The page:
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Thursday, 12 October 1911

Senator PEARCE (Western Australia) (Minister of Defence) . - I do not know that Senator Gardiner has any just cause of complaint against me. He must admit that he has said a great deal which he could not reasonably expect to have answered, and which, indeed, he did not want to have answered. He would have been very much surprised if I, as the representative of the Government on this matter, had risen to reply to him. A good deal of blank ammunition has been fired this afternoon, but I now appeal to honorable senators to let the Bill pass through its remaining stages to-day.

Senator Rae - What is the good of it?

Senator PEARCE - The majority of the Committee think that it will serve a useful purpose, and I am of the same opinion. But, as I have said, we have given much more time to the Bill, and much more opposition has been bestowed upon it, than it merits. I have never urged that it is a very important matter, and certainly do not think that it is of such importance that a minority of the

Senate should endeavour to block its passage. I can quite understand that if this were a Bill of considerable importance, it might be worthy of such opposition. I make a personal appeal to honorable senators on this side of the Chamber, seeing that they have put up a fight which has been of longer duration than the subject was worth, to let the Bill go through. In regard to Senator Gardiner's question, I may say that 1 think that if this measure becomes an Act, it will apply to all traffic in medals. It would be difficult to discriminate as to whether a medal was of such an age that it could be allowed to become the subject of traffic. After all, wehave to remember that medals and similar objects are only treasured by collectors of antiques and by museums. They are chiefly desired to be purchased by persons who collect for such institutions, or for private collection.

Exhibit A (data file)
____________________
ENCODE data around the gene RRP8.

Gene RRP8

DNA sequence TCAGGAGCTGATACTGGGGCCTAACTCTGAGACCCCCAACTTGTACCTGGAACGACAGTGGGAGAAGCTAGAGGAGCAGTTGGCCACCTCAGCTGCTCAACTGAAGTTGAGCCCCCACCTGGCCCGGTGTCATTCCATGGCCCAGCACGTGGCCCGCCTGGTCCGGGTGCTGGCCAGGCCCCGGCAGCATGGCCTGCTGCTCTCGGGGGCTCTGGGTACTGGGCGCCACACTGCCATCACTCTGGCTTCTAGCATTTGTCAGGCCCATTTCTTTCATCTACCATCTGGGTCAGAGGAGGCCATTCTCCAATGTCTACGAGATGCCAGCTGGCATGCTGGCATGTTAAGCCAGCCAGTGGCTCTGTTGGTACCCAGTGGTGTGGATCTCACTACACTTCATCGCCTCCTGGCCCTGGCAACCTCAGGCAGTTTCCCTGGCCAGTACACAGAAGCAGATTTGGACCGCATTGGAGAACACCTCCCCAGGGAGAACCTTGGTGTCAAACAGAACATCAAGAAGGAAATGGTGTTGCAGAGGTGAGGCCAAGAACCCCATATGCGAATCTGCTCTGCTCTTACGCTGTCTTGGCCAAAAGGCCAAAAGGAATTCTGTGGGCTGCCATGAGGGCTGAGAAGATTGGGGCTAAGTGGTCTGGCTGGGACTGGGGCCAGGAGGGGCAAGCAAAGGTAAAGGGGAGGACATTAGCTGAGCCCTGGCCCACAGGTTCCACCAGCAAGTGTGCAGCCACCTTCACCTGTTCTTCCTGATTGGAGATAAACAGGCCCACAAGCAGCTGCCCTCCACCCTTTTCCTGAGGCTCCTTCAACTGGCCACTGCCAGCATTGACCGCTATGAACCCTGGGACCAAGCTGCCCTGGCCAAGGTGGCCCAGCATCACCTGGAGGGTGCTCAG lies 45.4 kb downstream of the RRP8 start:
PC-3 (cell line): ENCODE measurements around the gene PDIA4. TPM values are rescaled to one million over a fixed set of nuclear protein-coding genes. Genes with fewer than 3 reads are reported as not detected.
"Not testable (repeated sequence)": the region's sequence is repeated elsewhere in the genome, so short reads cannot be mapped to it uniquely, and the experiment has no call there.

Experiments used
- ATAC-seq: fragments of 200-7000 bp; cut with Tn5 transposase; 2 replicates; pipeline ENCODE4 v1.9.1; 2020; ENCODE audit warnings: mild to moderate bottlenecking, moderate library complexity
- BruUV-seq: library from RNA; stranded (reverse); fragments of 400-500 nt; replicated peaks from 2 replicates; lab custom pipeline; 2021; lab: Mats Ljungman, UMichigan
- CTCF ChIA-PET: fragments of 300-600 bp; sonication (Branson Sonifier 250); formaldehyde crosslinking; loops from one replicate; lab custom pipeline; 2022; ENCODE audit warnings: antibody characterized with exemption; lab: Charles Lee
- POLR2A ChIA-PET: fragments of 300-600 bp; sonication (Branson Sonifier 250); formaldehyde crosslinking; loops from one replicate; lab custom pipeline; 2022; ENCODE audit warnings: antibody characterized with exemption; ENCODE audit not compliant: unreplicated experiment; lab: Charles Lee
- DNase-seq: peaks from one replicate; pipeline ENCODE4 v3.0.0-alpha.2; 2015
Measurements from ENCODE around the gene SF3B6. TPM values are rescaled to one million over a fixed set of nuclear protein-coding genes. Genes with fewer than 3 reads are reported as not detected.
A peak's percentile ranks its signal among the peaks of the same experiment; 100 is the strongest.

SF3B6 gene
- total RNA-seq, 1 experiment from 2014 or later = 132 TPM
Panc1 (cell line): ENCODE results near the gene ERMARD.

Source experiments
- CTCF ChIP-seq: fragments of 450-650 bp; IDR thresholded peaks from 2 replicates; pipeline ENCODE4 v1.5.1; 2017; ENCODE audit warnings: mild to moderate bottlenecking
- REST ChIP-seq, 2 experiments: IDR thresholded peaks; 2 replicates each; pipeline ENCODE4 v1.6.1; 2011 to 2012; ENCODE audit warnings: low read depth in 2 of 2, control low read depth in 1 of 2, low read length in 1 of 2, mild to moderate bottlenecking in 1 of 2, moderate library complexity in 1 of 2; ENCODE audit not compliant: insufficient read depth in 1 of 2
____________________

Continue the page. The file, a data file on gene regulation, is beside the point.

Senator Chataway - This Bill makes it illegal for museums to buy medals.

Senator PEARCE - No, I have circulated an amendment which will make it legal for museums to purchase them. I again appeal to honorable senators to allow the Bill to go through. A very good fight has been put up against it, and everything that can be said in opposition has been urged. Indeed, a great many arguments that have nothing whatever to do with the subject have been advanced.

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